On the way he picked up a friend of his who looked about 12, wore impossibly tight jeans and sported a quiff of architectural proportions, but who owned the rickshaw Pandian drove. We ended up, essentially, on a double date, starting with dinner and continuing with a Tamil movie.
The evening was going quite well. Justine had perked up, temporarily forgetting her obsession with samosas, and Pandian and friend were good company. It was clear that he was hoping for some sort of return for his attentions, but I was good naturedly ignoring his hopeful, lustful glances. In truth, I was quite enjoying the attention, and he was doing great, until he asked me if I slept well. I replied that, owing to the fact that I now had three mattresses, I did sleep very well. I didn’t mean that, he said, I meant, you’re so fat, how do you sleep? After a resounding slap to the head (his) our relations remained frosty for several hours until, after the film (completely incomprehensible) he allowed me to drive his auto all the way home, a good 30 km.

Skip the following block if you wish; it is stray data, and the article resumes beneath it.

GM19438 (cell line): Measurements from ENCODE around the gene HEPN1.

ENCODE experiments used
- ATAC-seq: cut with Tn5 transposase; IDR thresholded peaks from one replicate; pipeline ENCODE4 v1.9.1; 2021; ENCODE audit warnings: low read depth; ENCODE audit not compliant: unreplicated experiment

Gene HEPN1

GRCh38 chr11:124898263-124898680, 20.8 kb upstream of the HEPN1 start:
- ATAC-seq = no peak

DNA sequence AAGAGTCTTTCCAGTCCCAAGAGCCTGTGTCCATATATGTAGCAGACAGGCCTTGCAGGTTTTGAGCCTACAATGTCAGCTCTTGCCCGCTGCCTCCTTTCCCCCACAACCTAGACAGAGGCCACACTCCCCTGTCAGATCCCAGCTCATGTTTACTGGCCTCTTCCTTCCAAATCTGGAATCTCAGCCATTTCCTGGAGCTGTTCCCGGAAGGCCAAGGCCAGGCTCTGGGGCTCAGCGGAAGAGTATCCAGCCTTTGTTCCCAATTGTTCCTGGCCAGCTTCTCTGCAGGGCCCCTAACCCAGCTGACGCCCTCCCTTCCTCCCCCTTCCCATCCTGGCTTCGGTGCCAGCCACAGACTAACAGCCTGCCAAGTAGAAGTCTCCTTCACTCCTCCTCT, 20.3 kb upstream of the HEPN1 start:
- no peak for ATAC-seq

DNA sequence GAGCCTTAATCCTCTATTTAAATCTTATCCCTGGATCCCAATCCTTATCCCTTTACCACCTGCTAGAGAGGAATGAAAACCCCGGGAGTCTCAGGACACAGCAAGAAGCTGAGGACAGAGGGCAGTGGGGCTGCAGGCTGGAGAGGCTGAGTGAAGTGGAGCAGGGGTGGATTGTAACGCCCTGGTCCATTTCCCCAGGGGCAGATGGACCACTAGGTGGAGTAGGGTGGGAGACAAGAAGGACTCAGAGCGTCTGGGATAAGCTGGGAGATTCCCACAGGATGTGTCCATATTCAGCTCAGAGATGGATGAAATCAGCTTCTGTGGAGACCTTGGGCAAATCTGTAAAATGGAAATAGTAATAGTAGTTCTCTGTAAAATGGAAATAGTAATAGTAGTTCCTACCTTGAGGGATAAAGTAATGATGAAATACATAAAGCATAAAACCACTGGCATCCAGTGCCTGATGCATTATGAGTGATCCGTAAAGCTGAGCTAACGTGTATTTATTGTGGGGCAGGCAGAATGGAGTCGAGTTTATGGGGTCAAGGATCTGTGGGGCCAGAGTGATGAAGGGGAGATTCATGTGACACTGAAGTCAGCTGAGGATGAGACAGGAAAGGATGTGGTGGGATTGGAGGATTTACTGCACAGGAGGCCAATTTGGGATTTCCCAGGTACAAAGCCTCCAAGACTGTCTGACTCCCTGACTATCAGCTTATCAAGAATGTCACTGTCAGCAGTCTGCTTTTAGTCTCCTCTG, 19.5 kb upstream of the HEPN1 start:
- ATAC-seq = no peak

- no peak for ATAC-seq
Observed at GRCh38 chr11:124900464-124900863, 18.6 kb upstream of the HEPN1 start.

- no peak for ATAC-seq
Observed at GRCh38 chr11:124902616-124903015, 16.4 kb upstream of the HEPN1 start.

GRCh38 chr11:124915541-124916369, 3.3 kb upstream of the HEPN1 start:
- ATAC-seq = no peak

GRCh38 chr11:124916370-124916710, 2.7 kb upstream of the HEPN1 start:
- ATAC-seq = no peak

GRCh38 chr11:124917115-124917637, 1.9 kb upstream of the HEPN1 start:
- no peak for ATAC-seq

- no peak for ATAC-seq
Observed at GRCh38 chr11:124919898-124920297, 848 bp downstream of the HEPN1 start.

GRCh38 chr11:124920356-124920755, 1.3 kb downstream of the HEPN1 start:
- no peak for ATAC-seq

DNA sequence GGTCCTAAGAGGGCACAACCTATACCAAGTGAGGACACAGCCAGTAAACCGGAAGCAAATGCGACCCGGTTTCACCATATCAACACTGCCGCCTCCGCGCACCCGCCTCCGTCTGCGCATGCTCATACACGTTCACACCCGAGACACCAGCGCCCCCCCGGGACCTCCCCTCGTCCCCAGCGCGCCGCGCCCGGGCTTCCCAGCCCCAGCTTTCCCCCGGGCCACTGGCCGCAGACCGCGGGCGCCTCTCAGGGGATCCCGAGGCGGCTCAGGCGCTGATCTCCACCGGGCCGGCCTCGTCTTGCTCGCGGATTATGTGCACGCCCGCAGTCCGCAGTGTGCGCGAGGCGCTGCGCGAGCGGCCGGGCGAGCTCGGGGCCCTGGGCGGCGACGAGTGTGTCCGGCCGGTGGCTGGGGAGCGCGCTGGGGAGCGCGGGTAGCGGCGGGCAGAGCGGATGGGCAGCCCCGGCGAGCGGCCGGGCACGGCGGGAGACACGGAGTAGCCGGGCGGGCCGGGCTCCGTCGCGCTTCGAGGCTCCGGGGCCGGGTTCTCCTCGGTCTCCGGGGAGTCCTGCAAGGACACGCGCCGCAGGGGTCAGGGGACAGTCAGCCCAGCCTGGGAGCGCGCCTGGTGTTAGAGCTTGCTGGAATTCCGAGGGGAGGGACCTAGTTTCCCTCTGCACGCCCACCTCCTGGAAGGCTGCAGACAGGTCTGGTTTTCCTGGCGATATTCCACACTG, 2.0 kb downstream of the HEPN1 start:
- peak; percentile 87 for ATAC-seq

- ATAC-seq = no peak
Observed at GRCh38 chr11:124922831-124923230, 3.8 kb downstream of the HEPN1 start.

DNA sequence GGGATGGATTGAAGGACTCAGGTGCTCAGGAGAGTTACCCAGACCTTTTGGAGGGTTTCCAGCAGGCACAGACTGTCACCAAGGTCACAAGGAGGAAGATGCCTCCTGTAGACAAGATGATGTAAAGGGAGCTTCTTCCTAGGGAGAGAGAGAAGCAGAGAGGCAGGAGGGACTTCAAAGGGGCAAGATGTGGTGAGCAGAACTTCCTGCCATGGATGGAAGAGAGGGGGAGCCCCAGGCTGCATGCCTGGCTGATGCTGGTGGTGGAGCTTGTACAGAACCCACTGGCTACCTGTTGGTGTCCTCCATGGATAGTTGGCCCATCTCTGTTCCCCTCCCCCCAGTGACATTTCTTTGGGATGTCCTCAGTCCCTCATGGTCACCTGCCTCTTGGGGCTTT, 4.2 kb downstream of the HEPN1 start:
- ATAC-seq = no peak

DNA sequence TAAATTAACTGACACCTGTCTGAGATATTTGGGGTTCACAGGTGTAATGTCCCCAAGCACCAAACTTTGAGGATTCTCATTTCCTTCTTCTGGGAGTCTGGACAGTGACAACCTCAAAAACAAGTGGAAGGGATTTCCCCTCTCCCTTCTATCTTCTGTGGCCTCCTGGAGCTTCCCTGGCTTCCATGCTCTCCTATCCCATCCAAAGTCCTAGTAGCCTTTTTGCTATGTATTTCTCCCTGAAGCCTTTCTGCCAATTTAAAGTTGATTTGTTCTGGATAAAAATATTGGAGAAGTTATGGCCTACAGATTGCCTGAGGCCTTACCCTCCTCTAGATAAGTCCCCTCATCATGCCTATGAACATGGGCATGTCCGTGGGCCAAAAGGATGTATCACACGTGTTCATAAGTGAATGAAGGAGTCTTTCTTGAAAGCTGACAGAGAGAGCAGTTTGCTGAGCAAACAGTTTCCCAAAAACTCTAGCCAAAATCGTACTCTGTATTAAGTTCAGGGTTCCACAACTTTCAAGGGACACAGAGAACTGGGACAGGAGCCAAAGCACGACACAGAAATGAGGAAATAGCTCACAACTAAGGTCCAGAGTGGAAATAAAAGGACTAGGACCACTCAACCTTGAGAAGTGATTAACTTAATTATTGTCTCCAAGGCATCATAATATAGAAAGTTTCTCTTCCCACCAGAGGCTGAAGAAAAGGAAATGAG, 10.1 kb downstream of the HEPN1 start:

Obviously, he did it to give him an excuse to put his arm around me whilst driving, claiming that there wasn’t enough room on the seat and he had to hang onto me. After a few kilometres, he squeezed me and after a few more he laid his head on my shoulders.
“Enough of that,” I said sharply, “or I’ll drive into the ditch at a great speed.” The squeezing ceased and I could feel the palpable disappointment, especially in light of what was going on in the back.